Salmon Hole Phenology

A Study of Salmon Hole Through the Seasons

Thanksgiving Break Visit to the Billie Johnson Mountain Lakes Preserve

Palmer Lake, the lake built for ice harvesting in the late 1800s.

This Thanksgiving break, I returned to a place that is very special to me. I went to the Billie Johnson Mountain Lakes Nature Preserve in Princeton, New Jersey, about 20 minutes from where I grew up.This is my favorite place to hike locally, because while it is relatively small and contained, the properties which make it up are very diverse in their characteristics. There are forests, fields, boulder fields, a cave, a lake, and brooks to name a few. Each trail feels like it takes me to a different place, but they are all actually part of one space that is in the heart of my life in New Jersey. I went there a few times as a kid with my family, but began visiting in my junior year again almost weekly, weather permitting. The center of the main property is a manmade lake with a damn, which at the beginning of the 20th century was used for ice harvesting. (Because back then, it got cold enough in New Jersey for that!) As in other local parks and preserve, the some of topography surrounding the body of water is actually shaped by the earth excavated to create the lake

My spot along Stony Brook.

The spot I chose to study in particular is a stream on the edge of the preserve that is on a trail, where there are stepping stones across the stream. The water comes from Stony Brook, connecting briefly with the lake water but not coming from it or directly to it. It is hugged on one side by a private farm, and on the other side by the lake and the preserve. It is a small, easily crossable stream, and I really enjoy the stepping stones across it. On one side of the brook at my site there is a wildlife habitat restoration taking place, where another trail is sectioned off to allow for the forest to recover.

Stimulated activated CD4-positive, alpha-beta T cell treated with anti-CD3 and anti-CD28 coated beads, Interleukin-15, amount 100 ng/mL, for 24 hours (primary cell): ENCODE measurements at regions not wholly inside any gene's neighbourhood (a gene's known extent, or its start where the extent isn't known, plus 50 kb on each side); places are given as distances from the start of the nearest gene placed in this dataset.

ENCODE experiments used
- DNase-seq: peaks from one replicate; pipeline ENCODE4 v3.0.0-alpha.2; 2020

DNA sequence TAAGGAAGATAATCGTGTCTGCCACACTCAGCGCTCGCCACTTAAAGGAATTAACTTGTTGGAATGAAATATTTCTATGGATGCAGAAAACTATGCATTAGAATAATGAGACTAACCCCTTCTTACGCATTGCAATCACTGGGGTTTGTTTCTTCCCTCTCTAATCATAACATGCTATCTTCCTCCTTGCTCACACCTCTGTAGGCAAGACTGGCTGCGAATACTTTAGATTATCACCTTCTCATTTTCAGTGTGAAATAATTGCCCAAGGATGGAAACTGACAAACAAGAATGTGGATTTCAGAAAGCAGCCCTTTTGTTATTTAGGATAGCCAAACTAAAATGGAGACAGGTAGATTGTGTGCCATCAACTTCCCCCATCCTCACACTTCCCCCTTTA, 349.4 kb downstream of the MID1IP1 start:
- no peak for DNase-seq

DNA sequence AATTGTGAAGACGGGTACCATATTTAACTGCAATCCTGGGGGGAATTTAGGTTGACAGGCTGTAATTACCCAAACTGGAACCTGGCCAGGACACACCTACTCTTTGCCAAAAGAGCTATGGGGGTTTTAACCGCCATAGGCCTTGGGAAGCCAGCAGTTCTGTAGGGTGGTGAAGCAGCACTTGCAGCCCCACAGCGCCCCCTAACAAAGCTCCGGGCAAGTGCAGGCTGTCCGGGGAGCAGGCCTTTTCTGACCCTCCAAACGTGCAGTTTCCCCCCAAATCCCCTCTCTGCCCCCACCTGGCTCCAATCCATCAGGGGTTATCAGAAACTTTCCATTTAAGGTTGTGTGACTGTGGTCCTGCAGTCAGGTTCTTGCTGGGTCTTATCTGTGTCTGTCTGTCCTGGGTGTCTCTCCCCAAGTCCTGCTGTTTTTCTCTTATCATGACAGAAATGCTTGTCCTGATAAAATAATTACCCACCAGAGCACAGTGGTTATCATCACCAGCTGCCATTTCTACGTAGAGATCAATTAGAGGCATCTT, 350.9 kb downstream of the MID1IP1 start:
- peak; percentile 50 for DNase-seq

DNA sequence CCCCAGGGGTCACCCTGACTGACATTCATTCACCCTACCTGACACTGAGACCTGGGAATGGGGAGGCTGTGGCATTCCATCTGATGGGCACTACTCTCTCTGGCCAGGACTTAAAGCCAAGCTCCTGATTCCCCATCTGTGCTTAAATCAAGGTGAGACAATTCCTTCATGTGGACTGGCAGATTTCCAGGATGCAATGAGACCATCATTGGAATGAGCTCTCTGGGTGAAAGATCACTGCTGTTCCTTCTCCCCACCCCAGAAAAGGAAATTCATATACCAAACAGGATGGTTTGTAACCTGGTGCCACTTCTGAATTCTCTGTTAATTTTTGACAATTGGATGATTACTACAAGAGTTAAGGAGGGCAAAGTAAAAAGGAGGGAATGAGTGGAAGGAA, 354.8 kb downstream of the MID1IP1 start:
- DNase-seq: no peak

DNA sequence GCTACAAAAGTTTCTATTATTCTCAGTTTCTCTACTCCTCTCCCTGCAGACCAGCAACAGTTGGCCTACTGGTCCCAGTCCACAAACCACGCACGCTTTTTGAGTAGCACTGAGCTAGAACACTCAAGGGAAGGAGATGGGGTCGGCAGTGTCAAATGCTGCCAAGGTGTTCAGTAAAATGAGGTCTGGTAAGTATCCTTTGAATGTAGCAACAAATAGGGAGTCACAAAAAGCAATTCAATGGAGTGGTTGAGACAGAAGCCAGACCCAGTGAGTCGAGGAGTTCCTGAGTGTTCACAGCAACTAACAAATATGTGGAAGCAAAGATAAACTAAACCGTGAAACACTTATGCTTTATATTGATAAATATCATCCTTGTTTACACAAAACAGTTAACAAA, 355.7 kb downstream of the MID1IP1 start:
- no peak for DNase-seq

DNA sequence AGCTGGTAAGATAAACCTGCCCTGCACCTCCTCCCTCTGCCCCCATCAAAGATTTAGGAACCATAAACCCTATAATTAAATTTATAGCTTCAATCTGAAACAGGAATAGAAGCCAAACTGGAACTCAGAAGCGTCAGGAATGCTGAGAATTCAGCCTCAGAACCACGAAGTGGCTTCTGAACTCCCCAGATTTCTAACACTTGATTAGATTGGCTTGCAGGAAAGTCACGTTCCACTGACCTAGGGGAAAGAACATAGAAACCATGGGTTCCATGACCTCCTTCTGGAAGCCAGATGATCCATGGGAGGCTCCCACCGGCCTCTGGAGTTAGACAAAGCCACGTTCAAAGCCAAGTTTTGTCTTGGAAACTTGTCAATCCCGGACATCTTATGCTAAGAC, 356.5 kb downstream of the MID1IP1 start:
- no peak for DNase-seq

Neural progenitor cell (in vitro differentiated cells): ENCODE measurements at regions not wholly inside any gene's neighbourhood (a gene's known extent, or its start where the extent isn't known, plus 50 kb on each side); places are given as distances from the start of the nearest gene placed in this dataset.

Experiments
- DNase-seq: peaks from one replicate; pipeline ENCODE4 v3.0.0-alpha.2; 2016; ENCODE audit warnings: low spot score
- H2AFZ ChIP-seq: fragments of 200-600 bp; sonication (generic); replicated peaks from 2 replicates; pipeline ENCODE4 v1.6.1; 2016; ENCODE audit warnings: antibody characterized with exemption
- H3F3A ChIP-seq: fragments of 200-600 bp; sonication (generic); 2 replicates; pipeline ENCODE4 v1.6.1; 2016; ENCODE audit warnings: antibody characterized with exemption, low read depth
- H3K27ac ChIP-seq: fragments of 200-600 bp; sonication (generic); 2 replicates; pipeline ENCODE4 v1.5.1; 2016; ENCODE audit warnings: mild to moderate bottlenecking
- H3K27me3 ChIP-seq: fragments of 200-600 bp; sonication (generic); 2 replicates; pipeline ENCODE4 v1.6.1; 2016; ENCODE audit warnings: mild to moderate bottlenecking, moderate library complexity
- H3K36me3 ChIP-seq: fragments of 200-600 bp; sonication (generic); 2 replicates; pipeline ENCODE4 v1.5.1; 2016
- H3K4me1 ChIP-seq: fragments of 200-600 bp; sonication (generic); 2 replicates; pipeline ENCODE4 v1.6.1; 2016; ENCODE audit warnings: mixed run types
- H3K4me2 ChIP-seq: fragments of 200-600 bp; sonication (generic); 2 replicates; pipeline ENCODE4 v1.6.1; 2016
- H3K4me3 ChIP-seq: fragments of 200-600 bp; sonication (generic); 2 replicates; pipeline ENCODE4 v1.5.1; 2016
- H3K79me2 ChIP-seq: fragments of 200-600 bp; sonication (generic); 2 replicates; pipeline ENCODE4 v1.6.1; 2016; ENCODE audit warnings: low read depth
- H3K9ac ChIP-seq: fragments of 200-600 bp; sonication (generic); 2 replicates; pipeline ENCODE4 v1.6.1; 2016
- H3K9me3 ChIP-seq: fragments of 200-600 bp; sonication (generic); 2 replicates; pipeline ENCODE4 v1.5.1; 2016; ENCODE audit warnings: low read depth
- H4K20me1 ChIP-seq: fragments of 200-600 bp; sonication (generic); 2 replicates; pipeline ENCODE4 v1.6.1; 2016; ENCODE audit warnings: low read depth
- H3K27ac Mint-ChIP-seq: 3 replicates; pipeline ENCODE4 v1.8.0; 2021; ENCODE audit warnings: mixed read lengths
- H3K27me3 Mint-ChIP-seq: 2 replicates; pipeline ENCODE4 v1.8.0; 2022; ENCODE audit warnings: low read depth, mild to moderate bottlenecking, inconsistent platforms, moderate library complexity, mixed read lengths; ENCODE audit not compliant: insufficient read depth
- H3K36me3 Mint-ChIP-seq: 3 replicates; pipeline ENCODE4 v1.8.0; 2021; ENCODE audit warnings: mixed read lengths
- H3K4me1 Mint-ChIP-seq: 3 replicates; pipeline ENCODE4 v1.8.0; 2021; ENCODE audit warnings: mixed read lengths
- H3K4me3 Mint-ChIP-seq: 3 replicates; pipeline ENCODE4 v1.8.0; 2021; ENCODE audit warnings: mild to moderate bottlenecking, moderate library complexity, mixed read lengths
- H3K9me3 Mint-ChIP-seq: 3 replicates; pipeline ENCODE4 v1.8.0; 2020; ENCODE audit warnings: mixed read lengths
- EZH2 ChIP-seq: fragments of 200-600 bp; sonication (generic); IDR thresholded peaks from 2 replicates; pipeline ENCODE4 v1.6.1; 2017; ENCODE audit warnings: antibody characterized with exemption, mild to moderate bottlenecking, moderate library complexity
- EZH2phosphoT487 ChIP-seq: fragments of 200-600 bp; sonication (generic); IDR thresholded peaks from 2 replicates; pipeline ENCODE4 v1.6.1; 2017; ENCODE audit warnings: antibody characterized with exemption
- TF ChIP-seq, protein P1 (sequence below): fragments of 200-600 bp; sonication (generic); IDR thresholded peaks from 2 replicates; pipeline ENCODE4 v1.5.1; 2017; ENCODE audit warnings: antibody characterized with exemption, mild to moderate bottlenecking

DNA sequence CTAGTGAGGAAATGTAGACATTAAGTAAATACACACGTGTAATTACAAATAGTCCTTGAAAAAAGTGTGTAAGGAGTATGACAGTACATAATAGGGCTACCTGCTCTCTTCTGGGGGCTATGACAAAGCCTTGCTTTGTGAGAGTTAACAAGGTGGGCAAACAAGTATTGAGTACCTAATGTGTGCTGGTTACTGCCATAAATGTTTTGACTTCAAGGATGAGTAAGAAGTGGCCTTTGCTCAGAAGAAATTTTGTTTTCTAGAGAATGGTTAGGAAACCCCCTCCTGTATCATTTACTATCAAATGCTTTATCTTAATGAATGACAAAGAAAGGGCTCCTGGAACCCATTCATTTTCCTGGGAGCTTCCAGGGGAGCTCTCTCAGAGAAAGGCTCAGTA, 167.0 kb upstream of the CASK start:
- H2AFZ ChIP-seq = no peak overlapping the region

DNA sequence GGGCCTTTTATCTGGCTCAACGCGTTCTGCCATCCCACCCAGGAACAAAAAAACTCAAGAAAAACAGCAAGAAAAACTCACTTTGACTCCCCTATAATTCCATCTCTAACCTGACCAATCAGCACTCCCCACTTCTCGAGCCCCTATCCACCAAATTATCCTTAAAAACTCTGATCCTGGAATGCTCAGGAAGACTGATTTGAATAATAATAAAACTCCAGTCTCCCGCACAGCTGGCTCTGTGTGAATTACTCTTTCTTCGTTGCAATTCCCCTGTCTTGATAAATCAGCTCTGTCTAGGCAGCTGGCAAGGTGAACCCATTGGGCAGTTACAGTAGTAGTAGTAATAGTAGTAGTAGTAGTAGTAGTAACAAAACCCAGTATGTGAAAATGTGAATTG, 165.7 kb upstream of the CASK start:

The sign for the restoration site.

On the other, there is a patch of crushed grass that is said to be the result of deer, which are often sighted in or around the brook. The trees surrounding my site were mainly large hardwoods: shumard oaks, white oaks, and witch hazel, one of which has actually fallen across the brook.

The witch hazel fallen across Stony Brook, labeled by the preserve staff.

I also used the Rock’D app recommended by my TA, which showed me geological information about the site, from which I learned that I was on a embayed coastal plane, aged in the Late Triassic period (~230 MYA). The lithology of the site, that is, the rocks present were listed as mudstone, shale, sandstone, and argillite (the results switched between two identified groupings). At Salmon Hole, the bedrock is Monkton Quartzite from the Middle Cambrian (~500MYA). There is sandstone and dolostone present, which indicates the major similarity between the two sites. Both bedrocks are composed of shale because both sediments were originally beneath oceans/seas, though the Passaic/Lockatong formation in New Jersey was formed more recently and because the water receded from there more recently. I think the main differences lie in climate and elevation, where I live is barely above sea level and is warmer than the climate in Vermont. Otherwise, I think the two spaces are pretty similar, though obviously the Winooski is much larger and has a greater impact on its surrounding landscape. I haven’t been to Salmon Hole in a while, but in the preserve all of the leaves are on the ground, though the shrubs and vines still have their leaves. Both landscapes were also cleared in the previous two centuries, and have since been allowed to regrow.


Photos I took during my visit:

Erosion along the side of the stream.



Signage about land-use history in the area. (1/2)

Signage about land-use history in the area. (1/2)

A different section of the brook.

The deer wallow.

The tree fallen across the brook.

Another view of the brook.

Another view of the brook.



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